Start-ups founded or co-founded by women garner less in investments than men, but generate more revenue as compared to their male counterparts, says a BCG report.
According to the research, when women business owners pitch their ideas to investors for early stage capital, they receive significantly less funding. "The investment gap is real and larger than we thought," the report noted.
Investments in start-ups led by women averaged $935,000, which is less than half of the average $2.1 million invested in companies founded by male entrepreneurs, it said.
Despite the disparity in funding, start-ups founded or co-founded by women generate 10 per cent more in cumulative revenue over a five-year period.
According to the report, for every dollar of funding, women-led start-ups generated 78 cents, while male-founded start-ups generated less than half of that - just 31 cents.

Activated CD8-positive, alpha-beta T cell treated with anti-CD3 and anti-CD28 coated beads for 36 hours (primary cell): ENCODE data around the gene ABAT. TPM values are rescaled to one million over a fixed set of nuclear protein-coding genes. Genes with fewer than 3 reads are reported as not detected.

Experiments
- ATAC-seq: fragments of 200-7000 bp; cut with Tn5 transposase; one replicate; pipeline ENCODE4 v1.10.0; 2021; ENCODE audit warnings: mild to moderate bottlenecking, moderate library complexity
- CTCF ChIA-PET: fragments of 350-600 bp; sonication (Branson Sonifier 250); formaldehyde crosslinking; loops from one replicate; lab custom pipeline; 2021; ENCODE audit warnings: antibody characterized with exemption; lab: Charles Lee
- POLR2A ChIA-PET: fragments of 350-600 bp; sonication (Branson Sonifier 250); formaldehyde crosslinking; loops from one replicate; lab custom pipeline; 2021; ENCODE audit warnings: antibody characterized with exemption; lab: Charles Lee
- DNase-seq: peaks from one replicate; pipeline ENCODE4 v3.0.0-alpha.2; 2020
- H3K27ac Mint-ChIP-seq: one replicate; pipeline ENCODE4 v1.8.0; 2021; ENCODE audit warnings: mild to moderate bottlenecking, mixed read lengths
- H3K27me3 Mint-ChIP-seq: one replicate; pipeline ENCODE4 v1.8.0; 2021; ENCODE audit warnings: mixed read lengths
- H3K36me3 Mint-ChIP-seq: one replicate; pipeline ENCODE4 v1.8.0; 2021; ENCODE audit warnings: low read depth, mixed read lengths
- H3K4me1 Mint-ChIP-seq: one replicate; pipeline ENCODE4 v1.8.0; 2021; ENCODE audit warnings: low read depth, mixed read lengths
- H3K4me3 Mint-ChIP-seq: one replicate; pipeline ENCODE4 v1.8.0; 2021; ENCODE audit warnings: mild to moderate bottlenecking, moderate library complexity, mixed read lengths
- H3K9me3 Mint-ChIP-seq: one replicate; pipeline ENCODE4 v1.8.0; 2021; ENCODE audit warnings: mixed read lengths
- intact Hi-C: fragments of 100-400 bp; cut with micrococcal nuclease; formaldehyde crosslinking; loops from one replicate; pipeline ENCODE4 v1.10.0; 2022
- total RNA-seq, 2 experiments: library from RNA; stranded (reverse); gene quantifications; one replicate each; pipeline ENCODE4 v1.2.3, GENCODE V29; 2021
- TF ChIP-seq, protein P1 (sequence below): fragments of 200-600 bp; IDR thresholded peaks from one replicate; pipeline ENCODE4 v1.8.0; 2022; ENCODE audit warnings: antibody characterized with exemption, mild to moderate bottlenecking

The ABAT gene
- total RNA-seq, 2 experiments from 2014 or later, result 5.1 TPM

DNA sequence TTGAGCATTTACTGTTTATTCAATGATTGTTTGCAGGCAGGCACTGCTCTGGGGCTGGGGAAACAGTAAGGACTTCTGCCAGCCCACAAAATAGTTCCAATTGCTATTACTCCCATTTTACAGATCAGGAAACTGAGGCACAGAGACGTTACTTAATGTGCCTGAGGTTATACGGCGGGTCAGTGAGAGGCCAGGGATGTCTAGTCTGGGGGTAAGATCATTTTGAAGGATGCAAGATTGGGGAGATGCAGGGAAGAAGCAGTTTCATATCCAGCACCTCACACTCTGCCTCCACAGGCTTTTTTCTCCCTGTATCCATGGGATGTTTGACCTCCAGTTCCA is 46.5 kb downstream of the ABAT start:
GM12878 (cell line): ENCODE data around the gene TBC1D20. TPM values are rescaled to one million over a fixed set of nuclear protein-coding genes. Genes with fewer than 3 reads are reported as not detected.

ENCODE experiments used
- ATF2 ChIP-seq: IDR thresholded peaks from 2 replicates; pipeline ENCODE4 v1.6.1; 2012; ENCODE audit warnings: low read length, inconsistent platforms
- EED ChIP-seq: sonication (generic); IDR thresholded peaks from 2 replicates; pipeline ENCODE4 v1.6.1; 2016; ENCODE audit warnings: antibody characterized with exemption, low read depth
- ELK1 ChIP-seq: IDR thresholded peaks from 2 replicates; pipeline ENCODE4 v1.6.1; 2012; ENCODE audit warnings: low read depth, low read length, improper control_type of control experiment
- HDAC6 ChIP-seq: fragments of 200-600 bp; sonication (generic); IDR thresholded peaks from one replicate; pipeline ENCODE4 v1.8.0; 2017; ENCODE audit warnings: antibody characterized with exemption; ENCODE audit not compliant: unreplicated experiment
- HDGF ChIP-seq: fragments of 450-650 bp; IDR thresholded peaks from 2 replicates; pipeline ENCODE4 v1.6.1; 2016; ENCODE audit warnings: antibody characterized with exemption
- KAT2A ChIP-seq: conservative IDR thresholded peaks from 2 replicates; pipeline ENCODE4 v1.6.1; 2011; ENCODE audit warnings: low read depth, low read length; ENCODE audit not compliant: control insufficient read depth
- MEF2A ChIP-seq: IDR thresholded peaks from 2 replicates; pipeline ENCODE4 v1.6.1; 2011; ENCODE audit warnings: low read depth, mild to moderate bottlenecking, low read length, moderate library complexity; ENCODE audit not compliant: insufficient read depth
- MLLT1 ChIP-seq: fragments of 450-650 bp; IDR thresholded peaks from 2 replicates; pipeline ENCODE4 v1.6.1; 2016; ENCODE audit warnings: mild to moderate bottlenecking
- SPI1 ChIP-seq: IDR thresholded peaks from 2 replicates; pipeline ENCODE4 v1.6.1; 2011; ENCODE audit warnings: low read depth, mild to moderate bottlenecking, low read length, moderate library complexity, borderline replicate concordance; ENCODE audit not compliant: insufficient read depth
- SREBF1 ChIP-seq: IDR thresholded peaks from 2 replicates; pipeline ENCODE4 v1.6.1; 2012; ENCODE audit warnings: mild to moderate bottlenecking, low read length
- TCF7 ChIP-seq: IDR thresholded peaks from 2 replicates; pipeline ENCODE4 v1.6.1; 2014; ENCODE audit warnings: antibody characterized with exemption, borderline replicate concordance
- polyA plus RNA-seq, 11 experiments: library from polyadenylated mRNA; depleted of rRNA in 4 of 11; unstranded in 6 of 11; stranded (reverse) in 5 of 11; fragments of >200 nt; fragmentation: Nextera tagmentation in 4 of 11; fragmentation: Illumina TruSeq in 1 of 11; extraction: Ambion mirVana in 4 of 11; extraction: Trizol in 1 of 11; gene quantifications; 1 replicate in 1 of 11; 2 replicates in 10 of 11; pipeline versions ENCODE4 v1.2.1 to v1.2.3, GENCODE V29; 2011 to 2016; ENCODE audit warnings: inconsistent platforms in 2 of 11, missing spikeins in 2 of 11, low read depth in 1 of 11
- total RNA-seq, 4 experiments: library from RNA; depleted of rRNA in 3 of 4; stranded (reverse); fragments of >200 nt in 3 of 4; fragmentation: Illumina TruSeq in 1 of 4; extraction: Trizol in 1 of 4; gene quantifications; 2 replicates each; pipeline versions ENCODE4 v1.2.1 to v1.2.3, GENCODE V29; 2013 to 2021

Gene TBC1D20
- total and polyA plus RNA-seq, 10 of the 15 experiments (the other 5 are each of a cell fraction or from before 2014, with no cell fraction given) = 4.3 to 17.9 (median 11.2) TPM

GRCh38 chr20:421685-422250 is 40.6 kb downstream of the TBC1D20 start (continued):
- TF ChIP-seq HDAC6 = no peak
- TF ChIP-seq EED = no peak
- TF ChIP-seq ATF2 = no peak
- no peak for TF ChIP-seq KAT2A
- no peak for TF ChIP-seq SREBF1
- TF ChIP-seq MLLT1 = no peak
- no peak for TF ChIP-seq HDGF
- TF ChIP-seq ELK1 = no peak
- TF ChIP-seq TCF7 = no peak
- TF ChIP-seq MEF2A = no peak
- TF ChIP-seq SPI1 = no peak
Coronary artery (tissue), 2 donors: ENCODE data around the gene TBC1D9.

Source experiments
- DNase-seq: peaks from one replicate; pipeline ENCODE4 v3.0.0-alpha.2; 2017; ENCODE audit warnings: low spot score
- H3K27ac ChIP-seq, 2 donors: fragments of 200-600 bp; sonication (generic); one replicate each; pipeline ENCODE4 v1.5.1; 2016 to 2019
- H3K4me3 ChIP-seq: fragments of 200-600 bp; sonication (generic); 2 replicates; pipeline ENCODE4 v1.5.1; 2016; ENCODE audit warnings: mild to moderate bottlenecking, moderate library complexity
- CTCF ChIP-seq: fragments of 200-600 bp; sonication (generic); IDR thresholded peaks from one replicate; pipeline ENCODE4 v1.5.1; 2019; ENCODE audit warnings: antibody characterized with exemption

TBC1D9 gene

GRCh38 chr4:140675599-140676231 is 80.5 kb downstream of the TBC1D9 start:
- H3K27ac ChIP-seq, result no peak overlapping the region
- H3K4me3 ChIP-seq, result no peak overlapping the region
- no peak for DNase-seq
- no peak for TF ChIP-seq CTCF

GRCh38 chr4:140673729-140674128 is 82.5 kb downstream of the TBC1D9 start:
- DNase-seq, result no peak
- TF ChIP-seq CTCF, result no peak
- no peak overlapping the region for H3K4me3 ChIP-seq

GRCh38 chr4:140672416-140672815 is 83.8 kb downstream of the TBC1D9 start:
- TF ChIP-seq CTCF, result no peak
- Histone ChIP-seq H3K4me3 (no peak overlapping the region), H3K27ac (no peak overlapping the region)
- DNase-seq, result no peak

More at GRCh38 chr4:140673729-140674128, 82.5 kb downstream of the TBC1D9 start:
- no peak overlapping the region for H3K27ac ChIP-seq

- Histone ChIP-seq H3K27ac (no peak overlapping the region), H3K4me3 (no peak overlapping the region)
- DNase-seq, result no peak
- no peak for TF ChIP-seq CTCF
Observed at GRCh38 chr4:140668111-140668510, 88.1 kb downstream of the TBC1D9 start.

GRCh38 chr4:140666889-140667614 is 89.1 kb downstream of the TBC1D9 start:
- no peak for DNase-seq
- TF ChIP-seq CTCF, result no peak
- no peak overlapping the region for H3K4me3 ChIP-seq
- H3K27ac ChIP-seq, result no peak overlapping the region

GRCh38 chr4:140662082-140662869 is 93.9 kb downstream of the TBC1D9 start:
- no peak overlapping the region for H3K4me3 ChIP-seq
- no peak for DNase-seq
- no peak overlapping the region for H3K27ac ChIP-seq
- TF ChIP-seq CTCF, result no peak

"Businesses founded by women ultimately deliver higher revenue - more than twice as much per dollar invested - than those founded by men, making women-owned companies better investments for financial markets," the report said.
"...the disparity in funding is not due to qualitative differences in pitches or underlying businesses. Our results strongly suggest that gender plays a significant role," it added.
To determine the funding gap, BCG partnered MassChallenge, a US-based global network that offers startup businesses access to mentors, industry experts and other resources and analysed five years of investment and revenue data.